curl / libcurl / What Makes It Special

libcurl - What Makes It Special


Solid and Reliable!

libcurl was released in its current "incarnation" in the year 2000 and it has been in constant use by a large number of applications and companies ever since. Sure there have been bugs and even a few security-related flaws, but it has remained a very solid and reliable library and lots of users are still using libcurl versions released many years ago as they stick with what works.

Widely Used!

libcurl is the most used C-based highly portable transfer library in the world. Some of the world's biggest companies use libcurl in high volume applications. Some of the open source applications using libcurl are very widely used.

We estimate that every internet connected human on the globe uses (lib)curl, knowingly or not, every day.


libcurl has been ported to numerous platforms and CPUs. libcurl offers the same API and feature set on all of them! Using libcurl assures you that you can write your application to work on very large amount of systems, including but not limited to Solaris, NetBSD, FreeBSD, OpenBSD, Darwin, HPUX, IRIX, AIX, Tru64, Linux, UnixWare, HURD, Windows, Amiga, OS/2, BeOs, macOS, Ultrix, QNX, OpenVMS, RISC OS, Novell NetWare, DOS and more...

Thread Safe!

libcurl is thread safe but there are a few exceptions. Refer to libcurl-thread(3) for more information.

Unmatched Set of Features!

There simply is no other HTTP and FTP library that can boast the same amount and set of features that libcurl does. Be it free or commercial.

Also, libcurl's unique offer of both a pull and push interface allows applications to use it exactly the way they please.

libcurl also offers an unmatched set of bindings, enabling you to access and use libcurl from basically whatever language you can think of!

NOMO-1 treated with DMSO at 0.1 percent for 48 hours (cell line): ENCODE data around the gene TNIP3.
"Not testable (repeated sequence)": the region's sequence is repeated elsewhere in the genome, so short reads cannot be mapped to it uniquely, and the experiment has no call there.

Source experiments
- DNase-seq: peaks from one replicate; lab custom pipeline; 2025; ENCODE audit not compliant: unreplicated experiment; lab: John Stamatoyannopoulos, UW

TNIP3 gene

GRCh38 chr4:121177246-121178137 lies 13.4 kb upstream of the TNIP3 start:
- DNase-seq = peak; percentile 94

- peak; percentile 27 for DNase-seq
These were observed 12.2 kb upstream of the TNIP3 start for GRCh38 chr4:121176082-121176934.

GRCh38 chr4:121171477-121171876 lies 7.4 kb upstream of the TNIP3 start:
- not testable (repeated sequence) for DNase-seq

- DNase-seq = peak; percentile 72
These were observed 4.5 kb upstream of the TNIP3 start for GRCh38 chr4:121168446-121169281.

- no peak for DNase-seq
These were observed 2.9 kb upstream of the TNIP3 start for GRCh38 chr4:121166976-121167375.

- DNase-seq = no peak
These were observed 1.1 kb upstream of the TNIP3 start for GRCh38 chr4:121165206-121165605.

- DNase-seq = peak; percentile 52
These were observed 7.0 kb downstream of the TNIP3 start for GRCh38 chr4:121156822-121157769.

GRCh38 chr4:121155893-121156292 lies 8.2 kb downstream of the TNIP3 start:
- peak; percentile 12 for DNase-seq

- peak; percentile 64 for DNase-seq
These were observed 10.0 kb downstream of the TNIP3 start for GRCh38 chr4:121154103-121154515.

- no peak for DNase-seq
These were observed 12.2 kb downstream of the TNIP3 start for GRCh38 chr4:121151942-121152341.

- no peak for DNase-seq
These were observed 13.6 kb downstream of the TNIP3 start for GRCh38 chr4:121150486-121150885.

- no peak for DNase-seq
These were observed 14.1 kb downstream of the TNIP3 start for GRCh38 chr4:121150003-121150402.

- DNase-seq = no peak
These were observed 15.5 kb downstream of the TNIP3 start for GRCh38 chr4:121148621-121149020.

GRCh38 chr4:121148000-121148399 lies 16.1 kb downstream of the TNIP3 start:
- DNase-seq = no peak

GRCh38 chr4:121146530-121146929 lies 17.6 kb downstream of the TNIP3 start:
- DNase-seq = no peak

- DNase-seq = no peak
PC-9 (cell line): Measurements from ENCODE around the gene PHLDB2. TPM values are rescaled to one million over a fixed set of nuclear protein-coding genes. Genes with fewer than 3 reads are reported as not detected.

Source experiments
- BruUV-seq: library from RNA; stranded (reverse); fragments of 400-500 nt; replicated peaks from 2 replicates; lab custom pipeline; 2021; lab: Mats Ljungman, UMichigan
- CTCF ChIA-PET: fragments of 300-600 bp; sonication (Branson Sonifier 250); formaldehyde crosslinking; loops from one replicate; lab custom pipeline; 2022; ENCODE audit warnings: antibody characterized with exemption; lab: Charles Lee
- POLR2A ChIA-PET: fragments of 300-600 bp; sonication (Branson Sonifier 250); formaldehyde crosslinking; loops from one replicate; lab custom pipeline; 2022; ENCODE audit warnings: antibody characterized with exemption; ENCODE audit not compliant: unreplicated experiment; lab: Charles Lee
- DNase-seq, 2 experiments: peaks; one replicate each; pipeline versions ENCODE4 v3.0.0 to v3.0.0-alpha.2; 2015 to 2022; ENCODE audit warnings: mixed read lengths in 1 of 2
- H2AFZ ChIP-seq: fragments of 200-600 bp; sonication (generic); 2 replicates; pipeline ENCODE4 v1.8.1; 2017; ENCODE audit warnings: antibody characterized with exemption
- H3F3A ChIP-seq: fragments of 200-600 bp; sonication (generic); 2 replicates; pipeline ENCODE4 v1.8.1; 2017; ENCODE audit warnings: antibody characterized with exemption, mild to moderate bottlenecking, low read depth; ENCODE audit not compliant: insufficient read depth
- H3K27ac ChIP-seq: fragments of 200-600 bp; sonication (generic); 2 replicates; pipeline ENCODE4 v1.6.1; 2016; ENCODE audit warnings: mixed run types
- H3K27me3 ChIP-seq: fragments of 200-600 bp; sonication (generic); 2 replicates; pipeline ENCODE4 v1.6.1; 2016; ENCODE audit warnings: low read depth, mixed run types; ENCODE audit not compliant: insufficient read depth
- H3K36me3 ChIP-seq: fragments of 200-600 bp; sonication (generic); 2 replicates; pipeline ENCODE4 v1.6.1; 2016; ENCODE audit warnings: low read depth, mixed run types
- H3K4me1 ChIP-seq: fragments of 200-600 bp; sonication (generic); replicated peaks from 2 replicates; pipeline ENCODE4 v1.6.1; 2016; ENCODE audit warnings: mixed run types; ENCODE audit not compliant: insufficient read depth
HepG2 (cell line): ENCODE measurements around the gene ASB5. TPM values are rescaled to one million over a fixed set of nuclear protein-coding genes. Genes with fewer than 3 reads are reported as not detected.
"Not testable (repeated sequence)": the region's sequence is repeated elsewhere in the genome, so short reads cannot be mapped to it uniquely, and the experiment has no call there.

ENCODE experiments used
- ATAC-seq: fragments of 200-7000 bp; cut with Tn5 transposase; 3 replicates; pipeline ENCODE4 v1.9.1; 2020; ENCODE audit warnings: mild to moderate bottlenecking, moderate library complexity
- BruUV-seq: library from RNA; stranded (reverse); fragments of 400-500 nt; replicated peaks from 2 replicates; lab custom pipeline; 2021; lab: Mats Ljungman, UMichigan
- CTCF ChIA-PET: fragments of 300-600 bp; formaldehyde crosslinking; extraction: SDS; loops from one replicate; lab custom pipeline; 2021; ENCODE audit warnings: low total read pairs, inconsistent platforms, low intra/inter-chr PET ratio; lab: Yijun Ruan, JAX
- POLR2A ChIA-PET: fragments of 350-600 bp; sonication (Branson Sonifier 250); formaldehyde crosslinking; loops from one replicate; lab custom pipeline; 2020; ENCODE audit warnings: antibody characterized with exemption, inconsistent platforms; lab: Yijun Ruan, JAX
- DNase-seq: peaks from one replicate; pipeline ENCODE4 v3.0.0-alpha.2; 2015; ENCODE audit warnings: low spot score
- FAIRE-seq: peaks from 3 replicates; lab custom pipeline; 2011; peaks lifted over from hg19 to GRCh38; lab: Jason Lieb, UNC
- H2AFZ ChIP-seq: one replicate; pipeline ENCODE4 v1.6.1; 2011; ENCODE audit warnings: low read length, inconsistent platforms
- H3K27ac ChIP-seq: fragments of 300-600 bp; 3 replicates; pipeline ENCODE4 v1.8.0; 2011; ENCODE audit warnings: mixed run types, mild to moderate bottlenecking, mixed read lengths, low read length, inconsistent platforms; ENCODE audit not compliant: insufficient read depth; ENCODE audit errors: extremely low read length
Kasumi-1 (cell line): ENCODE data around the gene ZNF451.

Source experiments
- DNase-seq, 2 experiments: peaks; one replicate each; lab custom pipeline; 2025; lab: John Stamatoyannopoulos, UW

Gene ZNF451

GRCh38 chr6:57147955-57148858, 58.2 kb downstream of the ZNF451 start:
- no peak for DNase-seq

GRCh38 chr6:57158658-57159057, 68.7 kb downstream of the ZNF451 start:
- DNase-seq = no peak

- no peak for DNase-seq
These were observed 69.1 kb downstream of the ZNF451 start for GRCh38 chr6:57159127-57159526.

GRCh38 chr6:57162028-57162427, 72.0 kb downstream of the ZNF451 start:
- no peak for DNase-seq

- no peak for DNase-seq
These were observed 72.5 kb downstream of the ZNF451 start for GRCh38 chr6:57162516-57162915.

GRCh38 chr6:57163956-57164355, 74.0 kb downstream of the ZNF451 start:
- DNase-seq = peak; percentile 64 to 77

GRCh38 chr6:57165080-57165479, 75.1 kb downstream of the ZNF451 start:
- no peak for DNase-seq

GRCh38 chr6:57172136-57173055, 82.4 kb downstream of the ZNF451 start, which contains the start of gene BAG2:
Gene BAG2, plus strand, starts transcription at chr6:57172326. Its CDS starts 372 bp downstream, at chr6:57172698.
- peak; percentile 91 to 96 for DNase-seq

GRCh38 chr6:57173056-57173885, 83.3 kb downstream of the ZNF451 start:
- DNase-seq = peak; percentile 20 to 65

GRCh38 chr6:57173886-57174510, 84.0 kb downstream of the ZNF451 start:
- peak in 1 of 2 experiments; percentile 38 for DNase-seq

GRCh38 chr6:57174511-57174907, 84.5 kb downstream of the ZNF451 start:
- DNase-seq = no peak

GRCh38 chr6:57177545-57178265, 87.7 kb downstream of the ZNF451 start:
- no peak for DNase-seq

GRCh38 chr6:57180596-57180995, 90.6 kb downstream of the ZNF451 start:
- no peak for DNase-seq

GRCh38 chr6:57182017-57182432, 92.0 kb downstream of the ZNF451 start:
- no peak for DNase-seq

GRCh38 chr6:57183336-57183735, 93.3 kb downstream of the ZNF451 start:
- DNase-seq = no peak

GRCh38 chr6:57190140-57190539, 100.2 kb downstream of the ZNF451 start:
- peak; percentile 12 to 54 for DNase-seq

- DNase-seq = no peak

Supports IPv6!

If compiled with IPv6 support enabled, All protocols work splendidly on IPv6 stacks. There are some minor quirks to keep in mind: kerberos4 does not work over IPv6 by design and the SOCKS4 support is not properly adapted for IPv6.

There is nothing in particular needed to get IPv6 to be used, the library API remains exactly the same and adjusts to IPv4/IPv6 dynamically. You can use host names that only have AAAA DNS records, or you can use IPv6 IP-only style addresses like [::1].

Well Supported!

We claim libcurl is well supported because you can get help on one of the mailing lists, very quickly and accurately. Often within a few hours. Having the mailing list archives available on the web also makes them searchable and allows you to find already mentioned solutions and answers.

We have a public bug tracker and known bugs are mostly fixed very swiftly.

We also provide very detailed documentation on all operations, not just in every release archive but also available on the web site(s).

You can get paid support from one of the listed curl support companies.

Since the code is free and available, any skilled programmer can fix and improve the tool and library whenever. If you can't, you can hire one!


Tests performed by independent users, have repeatedly proved libcurl to be fast.

When using libcurl bindings, you will get unmatched speeds due to libcurl being programmed in C and very often the language-specific alternatives (be it perl, Python, PHP, tcl or whatever) are much slower.

Thoroughly Documented!

All functions in libcurl have their own detailed manpages describing their actual functionality and purpose.

All interfaces have overview-style manpages describing the concepts that glue all the functions together: easy, multi, share and URL parsing.

There is a libcurl tutorial.

We have numerous commented source code examples.

Stable API and ABI

In the libcurl development we take API and ABI stability very seriously. We have a few rules when it comes to API and ABI compatibility and they are:

  1. We don't break API or ABI compatibility
  2. Seriously, we really don't and we work very hard to provide alternatives that introduce new ways instead of breaking old
  3. A few times in the beginning of our project we felt forced to break existing behavior and we did API and ABI bumps. It was painful and hard and bad and we really really don't want to do it again. Ever! We have not done it since 2006.